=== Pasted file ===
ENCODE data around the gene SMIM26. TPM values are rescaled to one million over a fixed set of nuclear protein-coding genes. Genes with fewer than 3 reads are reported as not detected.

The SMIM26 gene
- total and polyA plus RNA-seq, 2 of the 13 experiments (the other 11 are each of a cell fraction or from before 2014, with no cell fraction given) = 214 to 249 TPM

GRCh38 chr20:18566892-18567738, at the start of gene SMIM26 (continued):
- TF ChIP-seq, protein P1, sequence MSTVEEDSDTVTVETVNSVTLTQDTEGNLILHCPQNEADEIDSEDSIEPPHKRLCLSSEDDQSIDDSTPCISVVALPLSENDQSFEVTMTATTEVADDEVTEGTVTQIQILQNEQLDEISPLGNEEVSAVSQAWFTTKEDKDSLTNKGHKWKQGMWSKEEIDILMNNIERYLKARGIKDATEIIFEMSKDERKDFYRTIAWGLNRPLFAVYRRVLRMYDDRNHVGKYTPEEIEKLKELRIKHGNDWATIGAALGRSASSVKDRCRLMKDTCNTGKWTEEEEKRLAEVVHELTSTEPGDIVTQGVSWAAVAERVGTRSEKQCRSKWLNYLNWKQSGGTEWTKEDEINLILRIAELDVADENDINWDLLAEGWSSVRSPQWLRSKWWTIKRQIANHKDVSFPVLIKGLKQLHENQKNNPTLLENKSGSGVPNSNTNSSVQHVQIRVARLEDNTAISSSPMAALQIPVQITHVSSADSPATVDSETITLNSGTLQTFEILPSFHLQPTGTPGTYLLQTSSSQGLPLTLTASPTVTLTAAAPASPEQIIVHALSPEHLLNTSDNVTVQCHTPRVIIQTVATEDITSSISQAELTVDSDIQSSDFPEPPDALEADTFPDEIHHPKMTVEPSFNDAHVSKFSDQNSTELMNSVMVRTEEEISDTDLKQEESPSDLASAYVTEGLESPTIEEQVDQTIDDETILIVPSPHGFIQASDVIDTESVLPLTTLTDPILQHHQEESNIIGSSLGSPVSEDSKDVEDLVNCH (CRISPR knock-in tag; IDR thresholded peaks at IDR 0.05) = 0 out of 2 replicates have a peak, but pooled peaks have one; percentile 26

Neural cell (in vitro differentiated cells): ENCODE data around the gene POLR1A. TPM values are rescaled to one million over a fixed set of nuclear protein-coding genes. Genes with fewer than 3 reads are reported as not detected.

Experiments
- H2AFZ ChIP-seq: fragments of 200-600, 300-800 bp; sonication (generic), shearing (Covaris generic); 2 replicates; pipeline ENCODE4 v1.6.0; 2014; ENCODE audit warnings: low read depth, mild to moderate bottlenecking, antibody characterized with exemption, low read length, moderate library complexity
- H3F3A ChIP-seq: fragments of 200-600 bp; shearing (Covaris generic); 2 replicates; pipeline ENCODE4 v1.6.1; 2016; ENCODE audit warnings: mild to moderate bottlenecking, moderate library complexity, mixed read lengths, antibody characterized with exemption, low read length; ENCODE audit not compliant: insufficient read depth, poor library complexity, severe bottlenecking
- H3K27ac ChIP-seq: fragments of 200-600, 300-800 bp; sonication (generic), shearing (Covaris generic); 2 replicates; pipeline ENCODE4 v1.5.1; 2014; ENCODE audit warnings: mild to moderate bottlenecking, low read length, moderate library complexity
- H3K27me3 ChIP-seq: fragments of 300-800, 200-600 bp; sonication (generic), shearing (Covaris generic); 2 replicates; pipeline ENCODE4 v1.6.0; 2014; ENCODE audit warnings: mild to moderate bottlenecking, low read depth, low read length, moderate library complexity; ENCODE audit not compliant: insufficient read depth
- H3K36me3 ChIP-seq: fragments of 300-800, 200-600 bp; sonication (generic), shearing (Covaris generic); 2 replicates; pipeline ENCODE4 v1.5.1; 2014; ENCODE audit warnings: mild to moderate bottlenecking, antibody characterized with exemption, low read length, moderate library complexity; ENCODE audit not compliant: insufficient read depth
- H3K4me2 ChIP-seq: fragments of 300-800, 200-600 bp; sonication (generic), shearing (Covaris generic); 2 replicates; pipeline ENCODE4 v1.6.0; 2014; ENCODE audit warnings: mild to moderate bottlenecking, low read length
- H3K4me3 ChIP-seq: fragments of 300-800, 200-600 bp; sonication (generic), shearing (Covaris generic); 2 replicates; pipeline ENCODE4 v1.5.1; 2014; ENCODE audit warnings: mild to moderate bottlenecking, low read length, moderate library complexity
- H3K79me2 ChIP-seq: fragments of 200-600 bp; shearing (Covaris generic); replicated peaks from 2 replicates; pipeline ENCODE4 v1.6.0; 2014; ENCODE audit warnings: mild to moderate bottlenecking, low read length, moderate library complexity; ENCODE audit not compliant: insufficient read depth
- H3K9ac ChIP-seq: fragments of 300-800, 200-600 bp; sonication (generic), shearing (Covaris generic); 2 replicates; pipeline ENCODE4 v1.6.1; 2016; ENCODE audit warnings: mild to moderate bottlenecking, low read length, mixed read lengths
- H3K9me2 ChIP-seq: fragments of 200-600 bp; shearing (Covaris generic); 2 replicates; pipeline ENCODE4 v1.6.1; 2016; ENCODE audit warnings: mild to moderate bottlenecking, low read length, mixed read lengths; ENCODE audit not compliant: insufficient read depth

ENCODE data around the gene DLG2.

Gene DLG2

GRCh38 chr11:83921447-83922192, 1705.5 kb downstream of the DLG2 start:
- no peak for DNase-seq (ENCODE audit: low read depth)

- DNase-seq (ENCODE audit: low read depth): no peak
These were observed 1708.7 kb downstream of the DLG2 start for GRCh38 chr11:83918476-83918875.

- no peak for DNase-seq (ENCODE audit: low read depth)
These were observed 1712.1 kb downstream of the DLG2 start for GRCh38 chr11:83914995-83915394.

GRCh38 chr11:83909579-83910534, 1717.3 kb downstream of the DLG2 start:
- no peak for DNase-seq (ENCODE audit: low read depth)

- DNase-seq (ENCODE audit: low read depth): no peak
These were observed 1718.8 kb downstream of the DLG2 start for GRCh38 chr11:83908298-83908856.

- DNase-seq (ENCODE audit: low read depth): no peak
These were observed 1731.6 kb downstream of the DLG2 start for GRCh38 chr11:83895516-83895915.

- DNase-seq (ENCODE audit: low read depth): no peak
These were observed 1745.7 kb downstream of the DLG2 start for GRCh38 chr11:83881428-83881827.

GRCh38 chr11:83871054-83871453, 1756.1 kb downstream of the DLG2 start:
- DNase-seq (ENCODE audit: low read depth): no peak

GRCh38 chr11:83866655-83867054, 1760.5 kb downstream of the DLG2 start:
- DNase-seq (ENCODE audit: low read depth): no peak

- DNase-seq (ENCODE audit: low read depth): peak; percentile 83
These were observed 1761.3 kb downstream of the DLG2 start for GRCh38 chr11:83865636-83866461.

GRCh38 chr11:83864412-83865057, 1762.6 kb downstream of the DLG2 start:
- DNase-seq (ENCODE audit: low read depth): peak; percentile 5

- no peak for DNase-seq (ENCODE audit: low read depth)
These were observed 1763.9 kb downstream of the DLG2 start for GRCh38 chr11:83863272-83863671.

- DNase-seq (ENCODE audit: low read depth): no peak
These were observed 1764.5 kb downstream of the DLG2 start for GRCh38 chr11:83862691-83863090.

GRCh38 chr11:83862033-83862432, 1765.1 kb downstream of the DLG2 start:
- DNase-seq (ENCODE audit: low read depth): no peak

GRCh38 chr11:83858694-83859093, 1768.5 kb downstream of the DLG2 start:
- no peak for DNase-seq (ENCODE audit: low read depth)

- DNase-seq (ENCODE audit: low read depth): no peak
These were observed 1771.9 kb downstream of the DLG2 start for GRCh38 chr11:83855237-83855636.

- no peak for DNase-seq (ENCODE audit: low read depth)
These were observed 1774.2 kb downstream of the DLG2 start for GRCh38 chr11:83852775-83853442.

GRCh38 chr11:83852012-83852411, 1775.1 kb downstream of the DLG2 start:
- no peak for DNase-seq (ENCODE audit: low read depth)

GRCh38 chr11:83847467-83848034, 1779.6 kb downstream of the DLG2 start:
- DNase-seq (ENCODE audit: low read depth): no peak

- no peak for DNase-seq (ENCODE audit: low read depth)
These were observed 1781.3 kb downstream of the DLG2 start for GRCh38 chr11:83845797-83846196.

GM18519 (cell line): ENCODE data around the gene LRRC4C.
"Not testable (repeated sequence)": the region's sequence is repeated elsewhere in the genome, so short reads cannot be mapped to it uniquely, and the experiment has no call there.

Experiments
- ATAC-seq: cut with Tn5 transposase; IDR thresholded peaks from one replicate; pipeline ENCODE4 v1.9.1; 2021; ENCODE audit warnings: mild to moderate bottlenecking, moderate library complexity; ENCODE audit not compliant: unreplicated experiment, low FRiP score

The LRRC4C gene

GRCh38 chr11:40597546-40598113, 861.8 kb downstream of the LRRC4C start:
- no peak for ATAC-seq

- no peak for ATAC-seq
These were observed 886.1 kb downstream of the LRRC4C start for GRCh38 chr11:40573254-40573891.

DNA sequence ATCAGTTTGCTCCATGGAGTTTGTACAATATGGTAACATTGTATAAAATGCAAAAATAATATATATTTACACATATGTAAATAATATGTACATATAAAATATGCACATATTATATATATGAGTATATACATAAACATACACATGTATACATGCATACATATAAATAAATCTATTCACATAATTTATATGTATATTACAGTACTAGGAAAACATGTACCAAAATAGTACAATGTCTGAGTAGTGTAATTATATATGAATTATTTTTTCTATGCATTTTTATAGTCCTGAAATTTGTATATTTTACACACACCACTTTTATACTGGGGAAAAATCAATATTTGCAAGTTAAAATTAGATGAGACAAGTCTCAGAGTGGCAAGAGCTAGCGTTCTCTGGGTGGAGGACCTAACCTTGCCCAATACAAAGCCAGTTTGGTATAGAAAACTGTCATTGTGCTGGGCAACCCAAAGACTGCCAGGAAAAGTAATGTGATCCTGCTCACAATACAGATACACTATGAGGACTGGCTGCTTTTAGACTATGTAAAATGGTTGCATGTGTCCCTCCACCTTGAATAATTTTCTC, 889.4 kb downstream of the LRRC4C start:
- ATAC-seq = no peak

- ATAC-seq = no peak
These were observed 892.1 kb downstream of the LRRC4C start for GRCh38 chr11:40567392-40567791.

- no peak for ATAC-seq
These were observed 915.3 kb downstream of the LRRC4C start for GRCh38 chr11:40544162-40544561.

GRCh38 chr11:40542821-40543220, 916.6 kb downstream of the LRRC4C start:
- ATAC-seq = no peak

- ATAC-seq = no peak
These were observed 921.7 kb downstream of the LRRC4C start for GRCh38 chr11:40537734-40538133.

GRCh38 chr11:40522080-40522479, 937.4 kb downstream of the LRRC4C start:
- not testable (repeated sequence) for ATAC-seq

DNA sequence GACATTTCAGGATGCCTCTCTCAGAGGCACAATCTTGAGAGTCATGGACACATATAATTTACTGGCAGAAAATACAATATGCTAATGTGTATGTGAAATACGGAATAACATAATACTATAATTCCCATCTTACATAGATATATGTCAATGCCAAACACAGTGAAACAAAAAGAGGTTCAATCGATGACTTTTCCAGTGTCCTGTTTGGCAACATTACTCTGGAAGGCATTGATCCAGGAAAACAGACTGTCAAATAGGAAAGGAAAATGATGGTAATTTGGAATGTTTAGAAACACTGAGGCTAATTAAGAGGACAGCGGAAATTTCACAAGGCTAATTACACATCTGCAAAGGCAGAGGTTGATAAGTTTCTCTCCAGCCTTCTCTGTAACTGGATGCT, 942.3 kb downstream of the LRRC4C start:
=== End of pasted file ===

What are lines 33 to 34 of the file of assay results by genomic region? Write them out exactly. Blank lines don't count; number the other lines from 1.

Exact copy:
These were observed 1745.7 kb downstream of the DLG2 start for GRCh38 chr11:83881428-83881827.

GRCh38 chr11:83871054-83871453, 1756.1 kb downstream of the DLG2 start: